How to Change your brain

how to change your brain

This time of year, many of us are wondering how to change bad habits.  Others plan out ways to accomplish big goals for the year.  We may take big ideas and break them down into small steps or we may subscribe to a “Guru’s” fool proof way to “rock out 2019”. I recently read a book that argued the way to change yourself is to change your brain.  What?  Change my brain how does this work?  Would I have to crack my head open and perform a lobotomy?  Well, no. Curt Thompson in his book “Anatomy of the Soul” outlines the ways in which we change our relationships by changing our brain. 

How to change your brain:

Neuroscientists say that the brain is “plastic” meaning it can change and grow over the entire lifespan. So, Thompson states that we can use the “neuro-plastic triad” to change the way that we function in the relationships, ourself, and the world.  He argues that we increase our functioning in relationships, emotion, and memory through aerobic activity, focused attention exercises and novel learning experiences. 

Aerobic Activity:

We have always known that exercise is good for us.  Most however tend to think of physical exercise as something that changes only our body. We may lose a few pounds, gain more physical strength, or fit into the clothes we wore in our younger days. Thompson argues however that regular vigorous activity actually changes our brain and makes it more responsive for our lives.  We may become more able to regulate emotions, handle disappointment or connect with loved ones.  

Focused attention exercises:

Changing the brain has to do with creating new “wiring” or, neuro-networks as the scientists call them. Focused attention is how this wiring is created. Some call this type of attention mindfulness.  I have written HERE about how to teach your child to be more mindful.  Others practice prayer or meditation to accomplish similar purposes.  Focused attention allows us to become more aware of what happens inside of us at any particular moment.  This awareness creates deeper understanding of ourselves and others.  This new understanding allows for more connection to ourselves and the people that matter in our lives.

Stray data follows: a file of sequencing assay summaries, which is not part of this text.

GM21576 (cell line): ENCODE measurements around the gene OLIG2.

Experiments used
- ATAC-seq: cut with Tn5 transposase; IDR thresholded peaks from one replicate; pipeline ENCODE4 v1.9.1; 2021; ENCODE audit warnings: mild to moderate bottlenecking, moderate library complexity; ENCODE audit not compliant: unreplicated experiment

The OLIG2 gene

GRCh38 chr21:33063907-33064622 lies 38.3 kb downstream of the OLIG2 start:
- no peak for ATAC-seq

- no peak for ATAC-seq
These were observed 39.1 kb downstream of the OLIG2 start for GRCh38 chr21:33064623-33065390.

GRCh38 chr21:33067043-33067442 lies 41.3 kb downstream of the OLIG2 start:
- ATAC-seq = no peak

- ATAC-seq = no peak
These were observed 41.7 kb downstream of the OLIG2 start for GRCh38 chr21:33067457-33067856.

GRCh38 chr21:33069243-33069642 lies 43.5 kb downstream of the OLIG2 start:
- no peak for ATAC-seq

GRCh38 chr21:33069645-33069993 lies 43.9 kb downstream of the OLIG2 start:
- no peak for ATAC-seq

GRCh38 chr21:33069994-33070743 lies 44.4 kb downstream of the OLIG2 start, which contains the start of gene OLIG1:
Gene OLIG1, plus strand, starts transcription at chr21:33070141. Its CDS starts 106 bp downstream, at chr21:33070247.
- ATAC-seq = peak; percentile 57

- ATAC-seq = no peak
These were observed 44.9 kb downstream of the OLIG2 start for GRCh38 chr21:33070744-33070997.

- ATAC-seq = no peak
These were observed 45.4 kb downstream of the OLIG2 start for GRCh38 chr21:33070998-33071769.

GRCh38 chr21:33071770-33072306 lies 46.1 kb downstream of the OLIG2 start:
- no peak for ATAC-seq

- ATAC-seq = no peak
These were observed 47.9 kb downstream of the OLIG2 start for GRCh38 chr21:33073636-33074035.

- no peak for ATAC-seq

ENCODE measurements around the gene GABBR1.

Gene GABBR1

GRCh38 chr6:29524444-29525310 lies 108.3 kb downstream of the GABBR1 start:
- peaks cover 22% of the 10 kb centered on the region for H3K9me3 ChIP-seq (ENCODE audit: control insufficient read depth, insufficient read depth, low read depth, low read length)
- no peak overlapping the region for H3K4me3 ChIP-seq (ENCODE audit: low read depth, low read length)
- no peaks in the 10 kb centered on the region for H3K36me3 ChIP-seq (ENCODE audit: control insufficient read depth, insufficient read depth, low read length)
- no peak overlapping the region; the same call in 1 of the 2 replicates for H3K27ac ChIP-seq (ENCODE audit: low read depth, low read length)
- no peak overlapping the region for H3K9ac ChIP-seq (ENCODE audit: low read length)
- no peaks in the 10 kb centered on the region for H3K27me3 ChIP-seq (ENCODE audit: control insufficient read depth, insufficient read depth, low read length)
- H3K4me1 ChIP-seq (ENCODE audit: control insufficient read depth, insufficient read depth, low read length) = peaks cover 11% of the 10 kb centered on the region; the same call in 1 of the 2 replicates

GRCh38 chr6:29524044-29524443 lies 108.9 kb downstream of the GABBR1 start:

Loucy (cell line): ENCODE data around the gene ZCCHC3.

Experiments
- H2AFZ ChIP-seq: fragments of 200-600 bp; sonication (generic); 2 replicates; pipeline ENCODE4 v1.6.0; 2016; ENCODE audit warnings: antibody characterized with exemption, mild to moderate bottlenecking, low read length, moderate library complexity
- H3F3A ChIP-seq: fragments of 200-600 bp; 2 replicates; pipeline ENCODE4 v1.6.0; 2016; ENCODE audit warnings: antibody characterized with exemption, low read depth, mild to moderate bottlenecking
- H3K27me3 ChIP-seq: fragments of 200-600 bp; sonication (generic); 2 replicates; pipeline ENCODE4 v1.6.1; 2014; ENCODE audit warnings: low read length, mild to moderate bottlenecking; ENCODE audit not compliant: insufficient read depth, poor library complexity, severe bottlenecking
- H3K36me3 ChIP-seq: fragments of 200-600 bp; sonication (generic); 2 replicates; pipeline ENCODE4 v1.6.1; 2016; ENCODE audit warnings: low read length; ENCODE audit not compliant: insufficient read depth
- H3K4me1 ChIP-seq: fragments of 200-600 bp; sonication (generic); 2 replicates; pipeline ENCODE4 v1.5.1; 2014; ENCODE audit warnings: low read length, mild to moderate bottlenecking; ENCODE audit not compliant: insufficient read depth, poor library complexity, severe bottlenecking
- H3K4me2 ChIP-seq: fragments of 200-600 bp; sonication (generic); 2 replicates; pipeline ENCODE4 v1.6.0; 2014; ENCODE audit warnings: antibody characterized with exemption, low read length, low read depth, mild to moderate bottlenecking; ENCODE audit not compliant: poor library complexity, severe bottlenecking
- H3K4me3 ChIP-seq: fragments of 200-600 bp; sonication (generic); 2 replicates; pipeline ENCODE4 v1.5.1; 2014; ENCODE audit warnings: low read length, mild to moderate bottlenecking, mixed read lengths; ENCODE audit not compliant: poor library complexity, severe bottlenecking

Novel learning experiences:

Thompson then challenges us to engage in novel learning experiences.  These activities should include activities that one is passionate about or things that contain deep meaning for the individual.  Memorizing the phone book doesn’t count but such things as art, music, dance, drawing or working with your hands may.  Learning something new stretches our neural connections. It causes us to use parts of our brains that we may not have used in a while.  This new learning opens up possibilities for learning in other areas and experiences.  

So what?

How is the “neuro-plastic triad” helpful for us?  Change can be difficult and many of us have experienced failure in our attempts to change. But approaching change from a brain-based perspective allows us to lay the ground work in our mind and body before attempting to change outward behavior.  So, start with a short walk while mindfully paying attention to your surroundings or praying.  As you gain confidence and traction in that area try something new like playing the ukulele or sketching in a notebook.  Take it slow and give yourself grace.  You will not be perfect but you will be changing.

References:

Thompson, C (2010) Anatomy of the Soul: Surprising connections between neuroscience and spiritual practices that can transform your life and relationships.

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